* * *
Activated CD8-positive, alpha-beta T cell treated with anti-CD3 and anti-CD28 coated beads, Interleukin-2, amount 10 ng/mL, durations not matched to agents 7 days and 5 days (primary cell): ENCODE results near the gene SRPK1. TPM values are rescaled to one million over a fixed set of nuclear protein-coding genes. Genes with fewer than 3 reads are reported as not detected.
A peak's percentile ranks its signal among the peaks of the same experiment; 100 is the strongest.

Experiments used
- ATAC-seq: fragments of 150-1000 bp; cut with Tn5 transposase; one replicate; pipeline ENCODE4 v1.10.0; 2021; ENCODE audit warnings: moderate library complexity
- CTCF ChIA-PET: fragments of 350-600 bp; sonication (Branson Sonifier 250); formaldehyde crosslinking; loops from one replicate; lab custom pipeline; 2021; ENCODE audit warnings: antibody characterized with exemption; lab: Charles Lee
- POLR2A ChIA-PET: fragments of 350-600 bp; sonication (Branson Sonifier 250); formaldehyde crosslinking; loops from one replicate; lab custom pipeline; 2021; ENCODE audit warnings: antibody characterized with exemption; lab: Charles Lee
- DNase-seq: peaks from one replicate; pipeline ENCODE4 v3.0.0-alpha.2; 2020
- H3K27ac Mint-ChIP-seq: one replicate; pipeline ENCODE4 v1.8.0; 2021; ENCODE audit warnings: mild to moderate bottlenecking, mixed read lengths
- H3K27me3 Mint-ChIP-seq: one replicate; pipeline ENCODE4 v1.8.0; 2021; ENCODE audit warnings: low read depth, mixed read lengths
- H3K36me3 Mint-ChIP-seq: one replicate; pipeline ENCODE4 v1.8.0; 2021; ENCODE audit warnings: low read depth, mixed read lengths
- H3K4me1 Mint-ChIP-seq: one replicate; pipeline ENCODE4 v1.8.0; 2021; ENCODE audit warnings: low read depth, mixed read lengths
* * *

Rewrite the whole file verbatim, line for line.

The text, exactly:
Activated CD8-positive, alpha-beta T cell treated with anti-CD3 and anti-CD28 coated beads, Interleukin-2, amount 10 ng/mL, durations not matched to agents 7 days and 5 days (primary cell): ENCODE results near the gene SRPK1. TPM values are rescaled to one million over a fixed set of nuclear protein-coding genes. Genes with fewer than 3 reads are reported as not detected.
A peak's percentile ranks its signal among the peaks of the same experiment; 100 is the strongest.

Experiments used
- ATAC-seq: fragments of 150-1000 bp; cut with Tn5 transposase; one replicate; pipeline ENCODE4 v1.10.0; 2021; ENCODE audit warnings: moderate library complexity
- CTCF ChIA-PET: fragments of 350-600 bp; sonication (Branson Sonifier 250); formaldehyde crosslinking; loops from one replicate; lab custom pipeline; 2021; ENCODE audit warnings: antibody characterized with exemption; lab: Charles Lee
- POLR2A ChIA-PET: fragments of 350-600 bp; sonication (Branson Sonifier 250); formaldehyde crosslinking; loops from one replicate; lab custom pipeline; 2021; ENCODE audit warnings: antibody characterized with exemption; lab: Charles Lee
- DNase-seq: peaks from one replicate; pipeline ENCODE4 v3.0.0-alpha.2; 2020
- H3K27ac Mint-ChIP-seq: one replicate; pipeline ENCODE4 v1.8.0; 2021; ENCODE audit warnings: mild to moderate bottlenecking, mixed read lengths
- H3K27me3 Mint-ChIP-seq: one replicate; pipeline ENCODE4 v1.8.0; 2021; ENCODE audit warnings: low read depth, mixed read lengths
- H3K36me3 Mint-ChIP-seq: one replicate; pipeline ENCODE4 v1.8.0; 2021; ENCODE audit warnings: low read depth, mixed read lengths
- H3K4me1 Mint-ChIP-seq: one replicate; pipeline ENCODE4 v1.8.0; 2021; ENCODE audit warnings: low read depth, mixed read lengths